The Uncertainty of Uncertified Deposition Recordings: Something New We All Need to Think About
Remote depositions became more prevalent during the midst of the COVID-19 pandemic. But when court reporters refused to use video to record depositions because they were not certified to do so, some attorneys took the job upon themselves. Though very few attorneys have had a chance to “test” the use of self-recorded video depositions at trial, civil cases are now getting back on the dockets, and so are the questions of admissibility of uncertified videos from remote depositions that took place during the pandemic.
In one Illinois case, a federal judge found that the use of such uncertified video recording bypasses the process outlined in the rules of civil procedure and jeopardizes the integrity of the proceedings. See Alcorn v. City of Chicago, 336 F.R.D. 440 (N.D. Ill. Aug. 20, 2020). The judge was unconvinced by the counsel’s arguments that the certified transcript was available for comparison to affirm the accuracy of the video. He pointed out that the practice would be akin to each party “whip[ping] out an iPhone at an in-person deposition,” and presenting competing recordings of the same deposition as both equivalents of the certified transcript prepared by the court reporter. The judge seemed further concerned about the “vantage point” in remote depositions. He noted that in a gallery view situation, the jury could be influenced by the attorneys’ home spaces and children or pets that will occasionally (inevitably) appear on the camera. Conversely, in the speaker's view, the screen would flip between the speakers, distracting the jury’s attention from the witness. He concluded that neither option mimics a typical video deposition that gives the jury proper focus at trial and that absent changes in the civil rules, uncertified recordings from video depositions are not admissible in his courtroom.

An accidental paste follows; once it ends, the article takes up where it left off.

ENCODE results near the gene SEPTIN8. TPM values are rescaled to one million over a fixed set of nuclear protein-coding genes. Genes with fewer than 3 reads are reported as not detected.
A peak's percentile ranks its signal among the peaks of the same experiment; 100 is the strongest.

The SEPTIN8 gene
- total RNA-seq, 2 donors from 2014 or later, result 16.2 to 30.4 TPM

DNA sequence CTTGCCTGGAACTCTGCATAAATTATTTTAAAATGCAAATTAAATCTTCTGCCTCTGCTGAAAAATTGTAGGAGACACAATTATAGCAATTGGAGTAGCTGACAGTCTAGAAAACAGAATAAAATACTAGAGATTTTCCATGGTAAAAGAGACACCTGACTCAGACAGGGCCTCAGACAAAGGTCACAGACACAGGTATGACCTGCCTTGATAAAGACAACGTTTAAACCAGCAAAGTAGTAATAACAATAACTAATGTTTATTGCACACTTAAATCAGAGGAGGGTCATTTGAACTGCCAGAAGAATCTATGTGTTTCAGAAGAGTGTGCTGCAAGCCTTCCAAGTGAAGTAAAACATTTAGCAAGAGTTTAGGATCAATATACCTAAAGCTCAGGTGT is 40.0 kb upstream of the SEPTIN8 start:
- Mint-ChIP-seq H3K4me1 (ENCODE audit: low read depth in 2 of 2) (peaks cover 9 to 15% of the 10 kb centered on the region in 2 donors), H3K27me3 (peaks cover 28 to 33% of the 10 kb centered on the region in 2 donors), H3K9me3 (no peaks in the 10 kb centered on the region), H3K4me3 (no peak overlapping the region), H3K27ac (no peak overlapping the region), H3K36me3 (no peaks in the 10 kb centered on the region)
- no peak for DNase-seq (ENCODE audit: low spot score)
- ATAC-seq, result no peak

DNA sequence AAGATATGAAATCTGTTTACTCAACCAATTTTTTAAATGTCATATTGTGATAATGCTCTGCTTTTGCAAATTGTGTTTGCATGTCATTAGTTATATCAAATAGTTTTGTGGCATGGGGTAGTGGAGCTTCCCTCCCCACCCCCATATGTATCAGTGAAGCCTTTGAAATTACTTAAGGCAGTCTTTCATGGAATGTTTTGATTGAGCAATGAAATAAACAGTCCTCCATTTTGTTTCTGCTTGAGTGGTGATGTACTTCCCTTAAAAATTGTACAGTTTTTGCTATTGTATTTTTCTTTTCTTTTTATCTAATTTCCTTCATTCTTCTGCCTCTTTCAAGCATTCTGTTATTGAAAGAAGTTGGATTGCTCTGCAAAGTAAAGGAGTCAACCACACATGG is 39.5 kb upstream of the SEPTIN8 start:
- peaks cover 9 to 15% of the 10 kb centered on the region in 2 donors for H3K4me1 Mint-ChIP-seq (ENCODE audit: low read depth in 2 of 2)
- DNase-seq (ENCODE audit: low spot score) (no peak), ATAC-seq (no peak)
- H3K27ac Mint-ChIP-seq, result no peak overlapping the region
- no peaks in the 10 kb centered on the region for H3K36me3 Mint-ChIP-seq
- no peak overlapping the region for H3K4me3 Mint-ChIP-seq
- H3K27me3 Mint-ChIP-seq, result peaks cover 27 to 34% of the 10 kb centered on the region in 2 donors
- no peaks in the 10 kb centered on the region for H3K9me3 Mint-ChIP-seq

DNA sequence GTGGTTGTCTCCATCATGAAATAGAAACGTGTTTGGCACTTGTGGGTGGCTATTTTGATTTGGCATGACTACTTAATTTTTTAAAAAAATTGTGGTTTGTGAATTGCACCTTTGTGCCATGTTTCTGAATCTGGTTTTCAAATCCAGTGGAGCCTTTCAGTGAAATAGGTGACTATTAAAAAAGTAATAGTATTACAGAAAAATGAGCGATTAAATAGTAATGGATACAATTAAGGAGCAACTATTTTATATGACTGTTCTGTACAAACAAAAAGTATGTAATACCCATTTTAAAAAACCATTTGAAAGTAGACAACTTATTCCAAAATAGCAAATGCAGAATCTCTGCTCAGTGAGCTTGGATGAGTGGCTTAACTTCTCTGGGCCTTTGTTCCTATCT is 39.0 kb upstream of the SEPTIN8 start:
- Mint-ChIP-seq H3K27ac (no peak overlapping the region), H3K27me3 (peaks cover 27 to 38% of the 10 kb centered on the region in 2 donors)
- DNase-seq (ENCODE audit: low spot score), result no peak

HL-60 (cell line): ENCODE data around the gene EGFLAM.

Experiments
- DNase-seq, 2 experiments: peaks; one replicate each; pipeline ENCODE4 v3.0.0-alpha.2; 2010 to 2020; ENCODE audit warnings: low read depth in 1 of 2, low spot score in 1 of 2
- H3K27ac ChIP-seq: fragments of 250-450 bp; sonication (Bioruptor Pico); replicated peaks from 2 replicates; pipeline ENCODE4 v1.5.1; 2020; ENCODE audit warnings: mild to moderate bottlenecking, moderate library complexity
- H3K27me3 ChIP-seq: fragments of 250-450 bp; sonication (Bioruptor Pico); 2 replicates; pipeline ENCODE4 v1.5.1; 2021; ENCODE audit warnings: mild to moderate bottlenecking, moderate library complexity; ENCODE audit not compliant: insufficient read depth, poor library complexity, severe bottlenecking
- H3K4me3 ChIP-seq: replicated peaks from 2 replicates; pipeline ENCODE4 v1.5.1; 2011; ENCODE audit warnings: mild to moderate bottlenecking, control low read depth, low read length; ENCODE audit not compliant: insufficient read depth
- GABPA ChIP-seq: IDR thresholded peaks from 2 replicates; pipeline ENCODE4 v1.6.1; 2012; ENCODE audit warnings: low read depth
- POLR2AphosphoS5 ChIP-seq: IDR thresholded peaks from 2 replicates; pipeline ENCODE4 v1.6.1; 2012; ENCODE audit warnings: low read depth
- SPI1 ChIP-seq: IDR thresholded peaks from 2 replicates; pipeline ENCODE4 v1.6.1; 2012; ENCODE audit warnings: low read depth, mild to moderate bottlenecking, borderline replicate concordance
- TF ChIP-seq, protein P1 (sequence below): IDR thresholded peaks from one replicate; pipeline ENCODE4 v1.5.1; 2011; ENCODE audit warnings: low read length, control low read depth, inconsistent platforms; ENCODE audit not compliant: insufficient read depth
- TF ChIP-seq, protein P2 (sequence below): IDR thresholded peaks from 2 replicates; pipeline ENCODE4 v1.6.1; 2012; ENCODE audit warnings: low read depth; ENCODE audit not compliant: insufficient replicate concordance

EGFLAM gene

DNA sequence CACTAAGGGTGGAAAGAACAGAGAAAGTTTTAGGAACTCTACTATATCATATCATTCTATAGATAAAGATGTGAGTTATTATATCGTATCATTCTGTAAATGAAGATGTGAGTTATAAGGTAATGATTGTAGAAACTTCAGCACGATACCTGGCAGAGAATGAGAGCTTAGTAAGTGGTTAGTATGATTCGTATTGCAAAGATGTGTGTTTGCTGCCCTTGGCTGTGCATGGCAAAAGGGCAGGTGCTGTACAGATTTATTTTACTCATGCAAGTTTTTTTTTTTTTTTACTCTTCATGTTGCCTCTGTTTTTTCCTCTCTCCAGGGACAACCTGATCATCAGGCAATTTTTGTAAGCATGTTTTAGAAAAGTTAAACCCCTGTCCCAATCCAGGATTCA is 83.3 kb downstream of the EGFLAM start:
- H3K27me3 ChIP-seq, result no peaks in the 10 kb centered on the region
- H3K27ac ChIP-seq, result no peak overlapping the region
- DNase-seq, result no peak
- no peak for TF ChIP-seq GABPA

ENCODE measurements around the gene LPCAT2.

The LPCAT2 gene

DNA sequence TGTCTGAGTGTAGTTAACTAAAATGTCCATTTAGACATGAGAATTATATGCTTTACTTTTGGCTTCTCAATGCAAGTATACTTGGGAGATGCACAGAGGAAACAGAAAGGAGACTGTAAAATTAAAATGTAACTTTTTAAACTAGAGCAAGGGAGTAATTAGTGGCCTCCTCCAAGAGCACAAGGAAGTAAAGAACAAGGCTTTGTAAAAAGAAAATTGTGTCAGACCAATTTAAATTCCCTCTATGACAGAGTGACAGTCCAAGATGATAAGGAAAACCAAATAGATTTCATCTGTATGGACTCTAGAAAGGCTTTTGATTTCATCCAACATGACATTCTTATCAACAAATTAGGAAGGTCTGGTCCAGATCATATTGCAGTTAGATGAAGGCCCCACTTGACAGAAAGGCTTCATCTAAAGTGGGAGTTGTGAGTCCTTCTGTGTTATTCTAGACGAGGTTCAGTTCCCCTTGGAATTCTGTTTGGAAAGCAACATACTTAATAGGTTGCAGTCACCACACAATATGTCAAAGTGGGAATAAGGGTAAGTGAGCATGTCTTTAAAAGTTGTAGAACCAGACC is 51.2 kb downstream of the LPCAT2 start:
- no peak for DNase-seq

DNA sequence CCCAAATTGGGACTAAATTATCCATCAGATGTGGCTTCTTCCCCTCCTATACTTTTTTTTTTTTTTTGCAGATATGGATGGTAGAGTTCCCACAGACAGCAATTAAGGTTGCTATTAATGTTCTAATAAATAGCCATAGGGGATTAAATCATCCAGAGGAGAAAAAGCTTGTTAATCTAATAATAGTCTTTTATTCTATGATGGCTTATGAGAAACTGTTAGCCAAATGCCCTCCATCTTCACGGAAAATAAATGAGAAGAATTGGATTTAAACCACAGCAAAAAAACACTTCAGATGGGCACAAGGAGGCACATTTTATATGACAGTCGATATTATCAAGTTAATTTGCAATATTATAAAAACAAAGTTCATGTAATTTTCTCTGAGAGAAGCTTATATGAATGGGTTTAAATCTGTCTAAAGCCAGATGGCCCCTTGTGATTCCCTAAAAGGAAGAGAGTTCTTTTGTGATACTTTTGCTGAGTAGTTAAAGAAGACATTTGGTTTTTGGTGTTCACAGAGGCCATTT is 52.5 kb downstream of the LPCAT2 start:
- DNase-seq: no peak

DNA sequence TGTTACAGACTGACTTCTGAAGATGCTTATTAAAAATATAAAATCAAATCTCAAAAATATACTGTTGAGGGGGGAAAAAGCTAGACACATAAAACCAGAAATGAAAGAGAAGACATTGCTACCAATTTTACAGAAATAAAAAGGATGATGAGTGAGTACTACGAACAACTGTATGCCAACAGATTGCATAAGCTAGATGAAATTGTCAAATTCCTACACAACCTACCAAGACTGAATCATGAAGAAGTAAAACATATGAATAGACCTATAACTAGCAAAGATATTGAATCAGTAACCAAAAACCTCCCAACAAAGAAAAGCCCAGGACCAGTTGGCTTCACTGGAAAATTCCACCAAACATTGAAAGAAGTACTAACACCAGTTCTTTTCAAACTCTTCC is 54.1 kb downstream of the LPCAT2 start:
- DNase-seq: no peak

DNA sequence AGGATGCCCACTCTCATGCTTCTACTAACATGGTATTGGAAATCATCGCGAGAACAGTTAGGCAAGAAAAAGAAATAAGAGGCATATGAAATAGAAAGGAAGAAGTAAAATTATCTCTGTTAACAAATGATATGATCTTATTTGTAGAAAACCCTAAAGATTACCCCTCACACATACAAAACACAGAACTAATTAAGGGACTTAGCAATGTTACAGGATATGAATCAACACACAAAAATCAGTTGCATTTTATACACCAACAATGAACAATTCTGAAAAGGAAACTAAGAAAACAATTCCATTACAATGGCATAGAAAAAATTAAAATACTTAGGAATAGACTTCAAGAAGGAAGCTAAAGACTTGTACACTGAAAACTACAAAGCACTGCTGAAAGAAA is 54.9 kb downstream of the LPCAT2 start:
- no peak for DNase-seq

It is difficult to tell how other courts will rule on the admissibility of such self-recorded online depositions. With appropriate stipulations and adjustments of video-recording settings, problems noted by the federal judge in Alcorn could probably be easily resolved. (Keep in mind, the judge did not address whether he would have admitted the recording had both parties stipulated to its admissibility.)
As courts reopen, attempts to use uncertified video deposition recordings at trial will become more common. Until court rules and decisions provide more guidance, it is important to enter proper stipulations to ensure that an uncertified video recording of an online deposition can (or cannot) be used at trial.